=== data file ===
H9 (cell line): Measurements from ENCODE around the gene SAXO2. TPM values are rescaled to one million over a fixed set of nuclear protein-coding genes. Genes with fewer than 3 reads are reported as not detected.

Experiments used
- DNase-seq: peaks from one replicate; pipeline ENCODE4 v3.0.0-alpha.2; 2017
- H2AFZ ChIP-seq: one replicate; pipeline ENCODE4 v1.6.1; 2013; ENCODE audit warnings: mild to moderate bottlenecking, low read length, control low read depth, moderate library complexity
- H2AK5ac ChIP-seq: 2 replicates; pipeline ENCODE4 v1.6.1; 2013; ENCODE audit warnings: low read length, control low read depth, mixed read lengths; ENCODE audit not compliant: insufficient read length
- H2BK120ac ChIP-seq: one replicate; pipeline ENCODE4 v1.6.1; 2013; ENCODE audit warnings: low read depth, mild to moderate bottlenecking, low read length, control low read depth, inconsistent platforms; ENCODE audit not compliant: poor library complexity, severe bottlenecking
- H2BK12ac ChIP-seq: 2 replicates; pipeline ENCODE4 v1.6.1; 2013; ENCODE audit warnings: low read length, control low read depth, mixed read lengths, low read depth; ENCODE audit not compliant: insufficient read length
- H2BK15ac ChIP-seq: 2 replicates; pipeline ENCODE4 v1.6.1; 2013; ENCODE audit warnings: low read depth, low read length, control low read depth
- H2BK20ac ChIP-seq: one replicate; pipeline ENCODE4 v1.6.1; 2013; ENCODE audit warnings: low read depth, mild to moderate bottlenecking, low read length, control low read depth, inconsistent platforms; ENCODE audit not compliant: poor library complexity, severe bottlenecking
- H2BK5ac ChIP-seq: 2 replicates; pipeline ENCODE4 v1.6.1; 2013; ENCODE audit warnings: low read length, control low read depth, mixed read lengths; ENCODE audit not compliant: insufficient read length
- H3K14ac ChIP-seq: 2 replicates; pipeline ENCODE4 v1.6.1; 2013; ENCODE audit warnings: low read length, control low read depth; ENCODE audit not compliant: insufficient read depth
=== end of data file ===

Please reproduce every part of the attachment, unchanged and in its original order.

H9 (cell line): Measurements from ENCODE around the gene SAXO2. TPM values are rescaled to one million over a fixed set of nuclear protein-coding genes. Genes with fewer than 3 reads are reported as not detected.

Experiments used
- DNase-seq: peaks from one replicate; pipeline ENCODE4 v3.0.0-alpha.2; 2017
- H2AFZ ChIP-seq: one replicate; pipeline ENCODE4 v1.6.1; 2013; ENCODE audit warnings: mild to moderate bottlenecking, low read length, control low read depth, moderate library complexity
- H2AK5ac ChIP-seq: 2 replicates; pipeline ENCODE4 v1.6.1; 2013; ENCODE audit warnings: low read length, control low read depth, mixed read lengths; ENCODE audit not compliant: insufficient read length
- H2BK120ac ChIP-seq: one replicate; pipeline ENCODE4 v1.6.1; 2013; ENCODE audit warnings: low read depth, mild to moderate bottlenecking, low read length, control low read depth, inconsistent platforms; ENCODE audit not compliant: poor library complexity, severe bottlenecking
- H2BK12ac ChIP-seq: 2 replicates; pipeline ENCODE4 v1.6.1; 2013; ENCODE audit warnings: low read length, control low read depth, mixed read lengths, low read depth; ENCODE audit not compliant: insufficient read length
- H2BK15ac ChIP-seq: 2 replicates; pipeline ENCODE4 v1.6.1; 2013; ENCODE audit warnings: low read depth, low read length, control low read depth
- H2BK20ac ChIP-seq: one replicate; pipeline ENCODE4 v1.6.1; 2013; ENCODE audit warnings: low read depth, mild to moderate bottlenecking, low read length, control low read depth, inconsistent platforms; ENCODE audit not compliant: poor library complexity, severe bottlenecking
- H2BK5ac ChIP-seq: 2 replicates; pipeline ENCODE4 v1.6.1; 2013; ENCODE audit warnings: low read length, control low read depth, mixed read lengths; ENCODE audit not compliant: insufficient read length
- H3K14ac ChIP-seq: 2 replicates; pipeline ENCODE4 v1.6.1; 2013; ENCODE audit warnings: low read length, control low read depth; ENCODE audit not compliant: insufficient read depth